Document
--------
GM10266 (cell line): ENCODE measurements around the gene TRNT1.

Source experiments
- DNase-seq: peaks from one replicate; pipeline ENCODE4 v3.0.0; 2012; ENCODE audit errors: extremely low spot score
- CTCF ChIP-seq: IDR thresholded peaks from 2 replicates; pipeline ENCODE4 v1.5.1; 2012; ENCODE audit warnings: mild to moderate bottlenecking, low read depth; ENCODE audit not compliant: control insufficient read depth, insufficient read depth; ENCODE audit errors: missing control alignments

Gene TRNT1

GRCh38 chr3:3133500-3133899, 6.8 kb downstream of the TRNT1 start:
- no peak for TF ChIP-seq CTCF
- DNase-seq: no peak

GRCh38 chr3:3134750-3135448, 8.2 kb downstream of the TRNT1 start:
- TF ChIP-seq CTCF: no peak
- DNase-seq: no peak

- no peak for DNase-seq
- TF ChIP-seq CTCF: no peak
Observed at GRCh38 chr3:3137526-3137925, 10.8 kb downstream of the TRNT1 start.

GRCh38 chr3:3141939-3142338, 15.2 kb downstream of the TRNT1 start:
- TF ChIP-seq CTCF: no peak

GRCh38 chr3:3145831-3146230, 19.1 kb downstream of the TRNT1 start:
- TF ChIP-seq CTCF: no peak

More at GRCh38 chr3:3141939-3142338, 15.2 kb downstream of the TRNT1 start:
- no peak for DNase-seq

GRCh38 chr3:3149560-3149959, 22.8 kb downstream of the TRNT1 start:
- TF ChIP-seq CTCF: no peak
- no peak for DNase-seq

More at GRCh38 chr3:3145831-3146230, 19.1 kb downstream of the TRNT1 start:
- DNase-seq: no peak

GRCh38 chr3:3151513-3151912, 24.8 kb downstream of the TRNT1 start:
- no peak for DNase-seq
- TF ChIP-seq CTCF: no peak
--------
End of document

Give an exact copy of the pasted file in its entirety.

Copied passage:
GM10266 (cell line): ENCODE measurements around the gene TRNT1.

Source experiments
- DNase-seq: peaks from one replicate; pipeline ENCODE4 v3.0.0; 2012; ENCODE audit errors: extremely low spot score
- CTCF ChIP-seq: IDR thresholded peaks from 2 replicates; pipeline ENCODE4 v1.5.1; 2012; ENCODE audit warnings: mild to moderate bottlenecking, low read depth; ENCODE audit not compliant: control insufficient read depth, insufficient read depth; ENCODE audit errors: missing control alignments

Gene TRNT1

GRCh38 chr3:3133500-3133899, 6.8 kb downstream of the TRNT1 start:
- no peak for TF ChIP-seq CTCF
- DNase-seq: no peak

GRCh38 chr3:3134750-3135448, 8.2 kb downstream of the TRNT1 start:
- TF ChIP-seq CTCF: no peak
- DNase-seq: no peak

- no peak for DNase-seq
- TF ChIP-seq CTCF: no peak
Observed at GRCh38 chr3:3137526-3137925, 10.8 kb downstream of the TRNT1 start.

GRCh38 chr3:3141939-3142338, 15.2 kb downstream of the TRNT1 start:
- TF ChIP-seq CTCF: no peak

GRCh38 chr3:3145831-3146230, 19.1 kb downstream of the TRNT1 start:
- TF ChIP-seq CTCF: no peak

More at GRCh38 chr3:3141939-3142338, 15.2 kb downstream of the TRNT1 start:
- no peak for DNase-seq

GRCh38 chr3:3149560-3149959, 22.8 kb downstream of the TRNT1 start:
- TF ChIP-seq CTCF: no peak
- no peak for DNase-seq

More at GRCh38 chr3:3145831-3146230, 19.1 kb downstream of the TRNT1 start:
- DNase-seq: no peak

GRCh38 chr3:3151513-3151912, 24.8 kb downstream of the TRNT1 start:
- no peak for DNase-seq
- TF ChIP-seq CTCF: no peak